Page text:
i guess the flip side to this is collingwood supporters growing up playing football against teams wearing the black and white!

    i can tell you it was agonizing! especially in the sheds after the game when they were singing the song and i couldn’t join in!

  8. Dave,

    I think the saying “you can’t make a silk purse out of a sow’s ear” is more appropriate in this case.

  9. Big Toe

    Could leave a taint on him … like that Seinfled episode where he couldn’t get that B.O out of his car. I’d think it through some more

    Keep em coming

  10. What the heck is going on here? Where was I when these decisions were being made? I’ve obviously woken up this morning into a world where the normally polite and structured society I’ve become accustomed to, and have played a not insignificant part in developing, has come crashing down.

    So it’s not good enough for the Collingwood Football Club to have the draw tailored, play at the MCG more often than Bill Ponsford, travel interstate as much as Polly Woodside, have a run home like a trail ride, be excused (let’s face it) from wearing an away strip, have the country’s most influential sports media “personality” as its president, be on the front, back middle pages of the little (and thoroughly absorbent) paper when the back flanker from the U19’s gets a new pair of boots, bastardise a great Spanish-American war penned Boer War anthem as a theme song (find out like I did), subject us to the ongoing saga of Travis Cloke who makes Andrew Tarpy look like John Coleman and Richo look positively sharp in front of goal, make us cheer for Carlton twice a year, have sympathy for Stephen Milne, have the coverage spend as much time searching the crowd for Eddie and Joffa as watching the play, force me to rule out Emirates when planning overseas trips; now they have to pollute the minds of the young such as a perfectly normal and in the circumstances given his paternal genes a remarkably astute and well-adjusted young fellow like Ben Curtain by attempting to get him to cross to the dark side – with apologies to all other dark sides for the association.

    This cannot continue. The Collingwood gene pool needs to be contained, not be allowed to spread into the non – Westpac Centre areas of society. I blame the parents. And the carbon tax. But mostly the parents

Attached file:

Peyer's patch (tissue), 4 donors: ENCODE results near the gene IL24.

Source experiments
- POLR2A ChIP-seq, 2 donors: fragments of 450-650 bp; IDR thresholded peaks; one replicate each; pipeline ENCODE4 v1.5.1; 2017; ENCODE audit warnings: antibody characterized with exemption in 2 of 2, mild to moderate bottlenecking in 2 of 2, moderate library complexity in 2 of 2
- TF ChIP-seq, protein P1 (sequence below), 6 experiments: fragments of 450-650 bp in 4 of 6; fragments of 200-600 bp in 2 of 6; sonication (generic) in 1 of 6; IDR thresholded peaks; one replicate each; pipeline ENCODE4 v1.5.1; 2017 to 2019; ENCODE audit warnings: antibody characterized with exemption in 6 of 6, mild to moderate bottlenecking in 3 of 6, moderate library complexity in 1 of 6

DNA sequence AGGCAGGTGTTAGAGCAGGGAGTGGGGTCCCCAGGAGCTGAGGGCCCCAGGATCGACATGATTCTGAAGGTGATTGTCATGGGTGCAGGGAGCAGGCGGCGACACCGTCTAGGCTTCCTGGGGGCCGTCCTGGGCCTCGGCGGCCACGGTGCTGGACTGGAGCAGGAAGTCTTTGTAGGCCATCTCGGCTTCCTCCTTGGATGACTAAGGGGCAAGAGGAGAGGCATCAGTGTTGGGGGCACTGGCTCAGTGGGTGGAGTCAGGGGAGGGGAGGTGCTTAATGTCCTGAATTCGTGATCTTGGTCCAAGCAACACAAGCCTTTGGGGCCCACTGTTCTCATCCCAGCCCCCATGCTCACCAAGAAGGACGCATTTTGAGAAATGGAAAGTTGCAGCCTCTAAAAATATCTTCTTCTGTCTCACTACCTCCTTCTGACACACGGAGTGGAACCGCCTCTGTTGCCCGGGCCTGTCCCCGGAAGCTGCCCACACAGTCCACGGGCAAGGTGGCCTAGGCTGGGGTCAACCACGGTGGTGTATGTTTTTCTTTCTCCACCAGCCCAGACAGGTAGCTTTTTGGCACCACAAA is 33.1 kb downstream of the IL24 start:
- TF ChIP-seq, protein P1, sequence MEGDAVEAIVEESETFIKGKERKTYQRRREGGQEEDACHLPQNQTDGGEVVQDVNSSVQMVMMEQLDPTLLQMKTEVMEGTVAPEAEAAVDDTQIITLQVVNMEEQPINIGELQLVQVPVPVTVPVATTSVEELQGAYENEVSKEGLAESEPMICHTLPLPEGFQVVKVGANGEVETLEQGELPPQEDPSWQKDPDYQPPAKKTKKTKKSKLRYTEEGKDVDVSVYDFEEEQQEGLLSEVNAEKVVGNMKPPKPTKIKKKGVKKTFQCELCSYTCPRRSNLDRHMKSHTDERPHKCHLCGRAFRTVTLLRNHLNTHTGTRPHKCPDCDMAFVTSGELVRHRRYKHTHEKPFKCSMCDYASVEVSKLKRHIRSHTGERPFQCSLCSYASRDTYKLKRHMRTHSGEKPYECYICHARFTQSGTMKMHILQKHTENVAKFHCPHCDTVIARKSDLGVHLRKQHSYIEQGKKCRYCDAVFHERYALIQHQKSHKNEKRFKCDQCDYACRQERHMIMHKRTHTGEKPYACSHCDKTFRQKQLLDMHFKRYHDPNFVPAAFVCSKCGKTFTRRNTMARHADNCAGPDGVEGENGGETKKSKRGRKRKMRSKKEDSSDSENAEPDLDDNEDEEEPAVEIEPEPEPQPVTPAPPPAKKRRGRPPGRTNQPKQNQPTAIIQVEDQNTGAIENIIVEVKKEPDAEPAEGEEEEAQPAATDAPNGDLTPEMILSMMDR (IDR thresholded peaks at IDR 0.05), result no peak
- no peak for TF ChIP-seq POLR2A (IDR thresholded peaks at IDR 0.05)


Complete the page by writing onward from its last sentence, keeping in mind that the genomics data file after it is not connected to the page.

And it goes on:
11. GOODBYE, DOLLY GRAY
    (Will D. Cobb / Paul Barnes)

    I have come to say goodbye, Dolly Gray
    It’s no use to ask me why, Dolly Gray
    There’s a murmur in the air, you can hear it everywhere
    It is the time to do and dare, Dolly Gray

    Don’t you hear the tramp of feet, Dolly Gray
    Sounding through the village street, Dolly Gray
    ‘Tis the tramp of soldiers’ true in their uniforms so blue
    I must say goodbye to you, Dolly Gray

    Goodbye Travis I must leave you, though it breaks my heart to go
    Something tells me I am needed at the front to fight the foe
    See, the boys in blue are marching and I can no longer stay
    Hark, I hear the bugle calling, Goodbye Travis Cloke

    Hear the rolling of the drums, Dolly Gray
    Back from war the regiment comes, Dolly Gray
    On your lovely face so fair, I can see a look of fear
    For your soldier boy’s not there, Dolly Gray

    For the one you love so well, Dolly Gray
    In the midst of battle fell, Dolly Gray
    With his face toward the foe, as he died he murmured low
    “I must say goodbye and go, Dolly Gray”

    Goodbye Dolly I must leave you, though it breaks my heart to go
    Something tells me I am needed at the front to fight the foe
    See, the boys in blue are marching and I can no longer stay
    Hark, I hear the bugle calling, Goodbye Dolly Gray

  12. Ray

    You make fair comments all round, especially about the role of the carbon tax (right up there with the internet and letting women into the MCC as reasons for the downfall of decent standards) however I call point of order and ask for the video review and a Please Explain on what contributions you could claim to have made to a structured and polite society.

    Sean

  13. Sean

    By not breeding Collingwood supporters.

    Ray.

  14. You don’t get it……..

    We just love the thought that you can’t stand us. Just love it.

    Black & white and here forever.

  15. We know that Baksey. But we just can’t help ourselves when the fish are biting you just have to be in the action.

    I think some knackers over use the ‘burley’ though.